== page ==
We asked Hugo, a Sales Rep at TheRedPin what some of his biggest challenges were when he was speaking to potential home buyers and doing his own marketing. He told us:
I didn’t know what people were interested in. I didn’t know what was relevant, I didn’t know what was true, and I wanted to help dispel myths.
This is a challenge many sales agents face. They see how the right content can help them build their credibility, but they don’t know where to source this content. If they want to find compelling content about their company or industry, they’d need to manually sort through various sources to find it.
Since implementing PostBeyond, their agents now spend 1-2 hours a week managing their personal brand online. The content is there for them in a centralized library, and the agents can consume or share this content with their networks. This has the added bonus of keeping all agents on the same page with the Toronto & Vancouver real estate markets, and gives the marketing team deeper insight as to what content performs best.
Another customer of ours, Molson-Coors, uses the platform to mobilize their sales team. Having the right information at their fingertips (literally – the mobile app is invaluable for salespeople) resulted in Molson-Coor’s team becoming confident that the information they were sharing with their networks and potential customers was accurate and engaging.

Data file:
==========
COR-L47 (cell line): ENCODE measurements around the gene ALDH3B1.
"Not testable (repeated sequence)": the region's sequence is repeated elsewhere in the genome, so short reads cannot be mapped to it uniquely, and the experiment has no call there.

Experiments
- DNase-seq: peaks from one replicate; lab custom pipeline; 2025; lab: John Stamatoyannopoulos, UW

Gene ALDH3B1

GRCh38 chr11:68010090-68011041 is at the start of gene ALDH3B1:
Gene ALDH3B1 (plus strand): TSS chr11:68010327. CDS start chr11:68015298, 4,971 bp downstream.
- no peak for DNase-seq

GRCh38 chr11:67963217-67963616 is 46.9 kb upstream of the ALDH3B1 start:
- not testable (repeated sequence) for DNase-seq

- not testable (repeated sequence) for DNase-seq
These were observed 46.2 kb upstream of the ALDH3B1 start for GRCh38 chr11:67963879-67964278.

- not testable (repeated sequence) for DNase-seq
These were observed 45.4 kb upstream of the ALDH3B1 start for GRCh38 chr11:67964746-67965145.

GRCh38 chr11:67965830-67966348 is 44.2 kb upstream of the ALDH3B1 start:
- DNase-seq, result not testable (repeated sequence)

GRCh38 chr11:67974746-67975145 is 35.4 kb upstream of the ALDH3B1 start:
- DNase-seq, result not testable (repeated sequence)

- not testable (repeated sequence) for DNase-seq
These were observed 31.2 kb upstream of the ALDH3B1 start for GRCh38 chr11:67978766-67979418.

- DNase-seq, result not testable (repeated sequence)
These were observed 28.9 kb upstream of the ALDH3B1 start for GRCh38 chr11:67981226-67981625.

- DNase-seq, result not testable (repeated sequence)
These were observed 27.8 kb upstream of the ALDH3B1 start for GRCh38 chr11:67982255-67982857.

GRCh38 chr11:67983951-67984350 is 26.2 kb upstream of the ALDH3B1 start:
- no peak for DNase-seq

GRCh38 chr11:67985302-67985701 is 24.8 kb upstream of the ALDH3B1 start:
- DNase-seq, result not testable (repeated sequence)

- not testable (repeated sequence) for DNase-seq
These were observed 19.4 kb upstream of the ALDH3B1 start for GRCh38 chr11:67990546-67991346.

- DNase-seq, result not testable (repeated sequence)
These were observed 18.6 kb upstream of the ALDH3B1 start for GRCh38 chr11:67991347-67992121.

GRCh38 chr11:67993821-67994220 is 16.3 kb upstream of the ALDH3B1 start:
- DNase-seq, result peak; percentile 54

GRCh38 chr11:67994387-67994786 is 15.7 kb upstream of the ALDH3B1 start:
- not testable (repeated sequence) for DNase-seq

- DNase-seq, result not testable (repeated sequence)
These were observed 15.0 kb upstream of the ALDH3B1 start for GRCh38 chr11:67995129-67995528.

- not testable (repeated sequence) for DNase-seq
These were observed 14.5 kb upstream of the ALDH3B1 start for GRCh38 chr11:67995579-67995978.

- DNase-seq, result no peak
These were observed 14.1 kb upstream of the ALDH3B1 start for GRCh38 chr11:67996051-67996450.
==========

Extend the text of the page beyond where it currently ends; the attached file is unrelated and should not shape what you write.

Where Do You Stand?
If, like Molson-Coors or TheRedPin, you want to position your sales team as industry leaders, it’s important to empower them with content that’s easily accessible. Searching through an email inbox or trying to find a relevant article in a trade publication is simply not time efficient. Accessible and relevant content is invaluable to a sales team that’s embracing the educational or social selling approach.
Even if they’re not part of an outward-facing team like sales, your employees will undoubtedly find the centralized hub valuable for discovering company or industry information.
Fragmented internal communications can sometimes feel like screaming into a void. Ask yourself: are my employees really engaging with the company content? Or are they disinterested because it isn’t accessible and relevant to them?
More importantly: what’s the cost of not streamlining this process?